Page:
Dark matter

What Is Dark Matter?

Dark matter is a substance that makes up a significant portion of the universe. It is called “dark” because it does not interact with light or other forms of electromagnetic radiation. This means that we cannot detect it directly, but only through its gravitational effects on visible matter. Dark matter is estimated to make up about 27% of the total matter in the universe, with the rest being ordinary matter and dark energy.

The existence of dark matter was first proposed in the 1930s by Swiss astronomer Fritz Zwicky, who noticed that the mass of some galaxy clusters was much greater than what could be accounted for by visible matter alone. Since then, many other observations have confirmed the presence of dark matter in the universe.

Observations of Dark Matter

One of the most compelling pieces of evidence for dark matter comes from the observation of gravitational lensing. This occurs when the gravitational field of a massive object, such as a galaxy, bends the path of light passing near it. By observing the way that light is bent, astronomers can infer the presence and distribution of the invisible matter that is causing the gravitational distortion.

Another way that dark matter is observed is through the motion of stars and gas within galaxies. If a galaxy contains more mass than can be accounted for by visible matter, then the stars and gas should move faster than they would under the influence of visible matter alone. This is indeed what has been observed in many galaxies, providing further evidence for the presence of dark matter.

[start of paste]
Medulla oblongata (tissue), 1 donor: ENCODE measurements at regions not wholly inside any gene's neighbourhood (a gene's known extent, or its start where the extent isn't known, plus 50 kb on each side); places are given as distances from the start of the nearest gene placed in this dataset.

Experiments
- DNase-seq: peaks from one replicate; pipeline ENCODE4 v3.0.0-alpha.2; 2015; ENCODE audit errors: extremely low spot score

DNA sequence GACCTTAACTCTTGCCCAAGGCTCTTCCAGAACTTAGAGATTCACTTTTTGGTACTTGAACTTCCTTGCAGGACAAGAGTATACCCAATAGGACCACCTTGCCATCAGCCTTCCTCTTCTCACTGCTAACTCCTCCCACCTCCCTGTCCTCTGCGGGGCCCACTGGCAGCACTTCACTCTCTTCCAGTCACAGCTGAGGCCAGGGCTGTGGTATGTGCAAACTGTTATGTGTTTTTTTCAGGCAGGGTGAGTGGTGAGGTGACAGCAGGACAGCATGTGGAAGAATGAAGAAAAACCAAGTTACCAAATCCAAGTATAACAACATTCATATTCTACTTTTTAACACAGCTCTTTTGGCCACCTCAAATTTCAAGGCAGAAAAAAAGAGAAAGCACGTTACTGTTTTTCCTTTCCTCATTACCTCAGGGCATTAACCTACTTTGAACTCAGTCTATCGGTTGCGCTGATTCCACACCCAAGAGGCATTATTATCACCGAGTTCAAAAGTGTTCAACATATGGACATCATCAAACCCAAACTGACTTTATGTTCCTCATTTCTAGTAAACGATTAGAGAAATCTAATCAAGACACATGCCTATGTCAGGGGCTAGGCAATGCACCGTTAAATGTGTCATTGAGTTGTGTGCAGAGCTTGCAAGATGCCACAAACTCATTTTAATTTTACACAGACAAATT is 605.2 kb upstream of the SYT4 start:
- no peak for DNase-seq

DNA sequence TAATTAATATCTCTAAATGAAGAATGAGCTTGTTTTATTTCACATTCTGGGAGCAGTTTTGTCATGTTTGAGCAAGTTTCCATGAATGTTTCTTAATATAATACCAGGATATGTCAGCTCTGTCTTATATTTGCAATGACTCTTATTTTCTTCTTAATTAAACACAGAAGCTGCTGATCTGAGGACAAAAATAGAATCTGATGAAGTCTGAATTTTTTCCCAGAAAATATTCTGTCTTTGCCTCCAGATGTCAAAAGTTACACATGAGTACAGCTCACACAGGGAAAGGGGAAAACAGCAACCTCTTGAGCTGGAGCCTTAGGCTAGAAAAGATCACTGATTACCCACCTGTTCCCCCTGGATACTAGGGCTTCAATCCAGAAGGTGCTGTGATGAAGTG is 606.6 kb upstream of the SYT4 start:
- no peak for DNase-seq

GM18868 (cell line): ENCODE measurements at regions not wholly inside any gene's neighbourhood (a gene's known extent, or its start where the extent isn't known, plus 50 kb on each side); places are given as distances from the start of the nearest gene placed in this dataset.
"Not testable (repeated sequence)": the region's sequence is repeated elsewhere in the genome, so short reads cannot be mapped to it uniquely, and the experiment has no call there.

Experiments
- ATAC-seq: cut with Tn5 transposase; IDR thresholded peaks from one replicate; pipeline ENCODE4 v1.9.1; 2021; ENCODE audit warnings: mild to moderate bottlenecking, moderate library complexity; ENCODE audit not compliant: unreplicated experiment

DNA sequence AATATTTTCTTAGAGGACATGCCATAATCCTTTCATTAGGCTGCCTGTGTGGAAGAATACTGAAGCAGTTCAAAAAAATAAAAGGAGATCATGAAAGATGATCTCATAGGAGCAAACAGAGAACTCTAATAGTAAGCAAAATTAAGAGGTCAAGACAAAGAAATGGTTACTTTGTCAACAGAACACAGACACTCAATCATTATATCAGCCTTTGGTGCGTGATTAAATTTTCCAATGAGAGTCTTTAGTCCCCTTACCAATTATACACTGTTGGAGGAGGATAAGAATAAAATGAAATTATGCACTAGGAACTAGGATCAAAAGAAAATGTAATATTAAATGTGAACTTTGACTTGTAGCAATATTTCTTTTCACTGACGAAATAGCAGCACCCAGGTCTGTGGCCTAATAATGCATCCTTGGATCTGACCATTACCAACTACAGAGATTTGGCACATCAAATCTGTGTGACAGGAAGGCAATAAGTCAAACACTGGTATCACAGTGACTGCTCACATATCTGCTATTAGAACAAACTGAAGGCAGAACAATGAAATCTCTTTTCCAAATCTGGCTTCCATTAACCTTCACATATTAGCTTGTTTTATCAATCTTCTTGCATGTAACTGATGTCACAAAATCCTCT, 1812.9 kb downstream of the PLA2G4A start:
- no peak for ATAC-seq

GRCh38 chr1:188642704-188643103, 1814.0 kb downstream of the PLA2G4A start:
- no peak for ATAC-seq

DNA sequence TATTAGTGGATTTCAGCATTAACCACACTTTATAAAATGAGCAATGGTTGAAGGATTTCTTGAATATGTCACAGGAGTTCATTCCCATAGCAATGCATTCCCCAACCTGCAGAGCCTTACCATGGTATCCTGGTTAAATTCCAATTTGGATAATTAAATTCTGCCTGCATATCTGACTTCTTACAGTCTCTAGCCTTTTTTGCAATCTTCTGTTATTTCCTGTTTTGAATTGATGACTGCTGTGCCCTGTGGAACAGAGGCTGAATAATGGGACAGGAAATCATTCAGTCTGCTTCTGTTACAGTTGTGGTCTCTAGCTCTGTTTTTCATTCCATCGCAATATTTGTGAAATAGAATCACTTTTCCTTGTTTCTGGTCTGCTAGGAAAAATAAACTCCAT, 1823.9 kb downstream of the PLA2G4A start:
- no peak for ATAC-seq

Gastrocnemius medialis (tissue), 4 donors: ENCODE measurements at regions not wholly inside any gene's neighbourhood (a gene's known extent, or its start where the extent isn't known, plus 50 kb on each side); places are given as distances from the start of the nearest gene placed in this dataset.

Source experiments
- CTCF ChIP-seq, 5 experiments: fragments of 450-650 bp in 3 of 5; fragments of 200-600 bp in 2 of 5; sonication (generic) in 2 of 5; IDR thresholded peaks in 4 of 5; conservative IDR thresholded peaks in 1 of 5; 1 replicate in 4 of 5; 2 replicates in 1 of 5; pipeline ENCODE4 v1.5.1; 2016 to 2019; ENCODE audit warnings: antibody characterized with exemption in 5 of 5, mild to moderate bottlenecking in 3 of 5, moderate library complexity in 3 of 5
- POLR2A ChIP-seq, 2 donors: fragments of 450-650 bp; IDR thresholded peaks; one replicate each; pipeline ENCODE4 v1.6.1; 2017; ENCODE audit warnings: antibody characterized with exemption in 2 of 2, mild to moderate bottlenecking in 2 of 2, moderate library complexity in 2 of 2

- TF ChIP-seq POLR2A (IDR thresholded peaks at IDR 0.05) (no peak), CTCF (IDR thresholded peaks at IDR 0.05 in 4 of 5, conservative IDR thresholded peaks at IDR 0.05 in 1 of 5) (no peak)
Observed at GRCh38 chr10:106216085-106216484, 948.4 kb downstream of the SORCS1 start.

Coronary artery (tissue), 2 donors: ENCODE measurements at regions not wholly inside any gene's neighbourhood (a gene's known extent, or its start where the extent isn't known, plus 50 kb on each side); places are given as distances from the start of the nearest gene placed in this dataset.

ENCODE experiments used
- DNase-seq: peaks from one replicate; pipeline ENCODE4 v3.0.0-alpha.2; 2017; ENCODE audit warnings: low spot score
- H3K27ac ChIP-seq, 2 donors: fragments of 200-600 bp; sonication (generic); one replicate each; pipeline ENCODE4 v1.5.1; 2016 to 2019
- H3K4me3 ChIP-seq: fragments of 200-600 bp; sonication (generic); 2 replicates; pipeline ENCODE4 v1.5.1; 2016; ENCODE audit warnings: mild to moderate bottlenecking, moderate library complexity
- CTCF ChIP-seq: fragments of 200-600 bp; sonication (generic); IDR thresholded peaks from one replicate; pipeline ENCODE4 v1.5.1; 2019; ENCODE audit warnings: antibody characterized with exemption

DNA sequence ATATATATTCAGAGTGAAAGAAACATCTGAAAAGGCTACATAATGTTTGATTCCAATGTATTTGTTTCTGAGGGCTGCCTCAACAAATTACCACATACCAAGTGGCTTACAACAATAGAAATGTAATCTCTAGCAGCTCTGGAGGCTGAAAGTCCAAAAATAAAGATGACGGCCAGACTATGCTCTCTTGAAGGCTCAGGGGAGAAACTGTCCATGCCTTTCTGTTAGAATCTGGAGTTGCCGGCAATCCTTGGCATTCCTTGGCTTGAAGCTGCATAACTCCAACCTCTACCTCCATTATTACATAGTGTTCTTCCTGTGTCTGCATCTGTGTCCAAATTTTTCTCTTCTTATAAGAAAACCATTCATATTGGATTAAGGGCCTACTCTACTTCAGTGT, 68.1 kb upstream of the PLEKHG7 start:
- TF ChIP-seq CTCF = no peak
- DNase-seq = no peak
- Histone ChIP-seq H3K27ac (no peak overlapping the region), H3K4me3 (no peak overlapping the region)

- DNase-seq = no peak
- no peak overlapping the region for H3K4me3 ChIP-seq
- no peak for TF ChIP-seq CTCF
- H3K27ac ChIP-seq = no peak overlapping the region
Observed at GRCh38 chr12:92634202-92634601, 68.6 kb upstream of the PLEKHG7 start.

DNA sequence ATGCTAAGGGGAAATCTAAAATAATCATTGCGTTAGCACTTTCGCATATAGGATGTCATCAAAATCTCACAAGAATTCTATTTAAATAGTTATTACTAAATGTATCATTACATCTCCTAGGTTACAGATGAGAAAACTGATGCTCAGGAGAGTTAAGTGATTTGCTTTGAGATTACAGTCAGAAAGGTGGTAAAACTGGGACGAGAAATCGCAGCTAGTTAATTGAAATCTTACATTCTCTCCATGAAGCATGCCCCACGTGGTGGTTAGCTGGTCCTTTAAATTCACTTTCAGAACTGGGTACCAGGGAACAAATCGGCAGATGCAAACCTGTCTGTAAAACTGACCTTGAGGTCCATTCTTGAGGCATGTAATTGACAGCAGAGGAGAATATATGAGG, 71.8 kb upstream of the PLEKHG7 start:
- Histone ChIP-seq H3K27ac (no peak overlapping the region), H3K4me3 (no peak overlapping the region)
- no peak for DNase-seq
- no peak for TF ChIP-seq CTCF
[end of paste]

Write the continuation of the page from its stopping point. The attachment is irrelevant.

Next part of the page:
Theories of Dark Matter

Despite its pervasive presence in the universe, the nature of dark matter remains a mystery. There are several theories that attempt to explain what dark matter might be made of, but so far none of them have been definitively proven or disproven.

One popular theory is that dark matter is composed of weakly interacting massive particles (WIMPs). These particles would interact with regular matter only through the weak nuclear force, making them difficult to detect. Other theories propose that dark matter is made up of primordial black holes, or that it is a manifestation of extra dimensions in space.

Example of Dark Matter in Action

One of the most striking examples of the role of dark matter in the universe is the phenomenon of galaxy rotation curves. When astronomers measure the rotation speeds of stars and gas in a spiral galaxy, they find that the outer parts of the galaxy are rotating just as fast as the inner parts. This is unexpected, since if the galaxy were composed only of visible matter, the outer parts should be rotating more slowly due to the weaker gravitational force. The most plausible explanation for this is that the galaxy contains a large amount of dark matter, which provides the extra gravitational pull needed to keep the outer parts rotating at the same speed as the inner parts.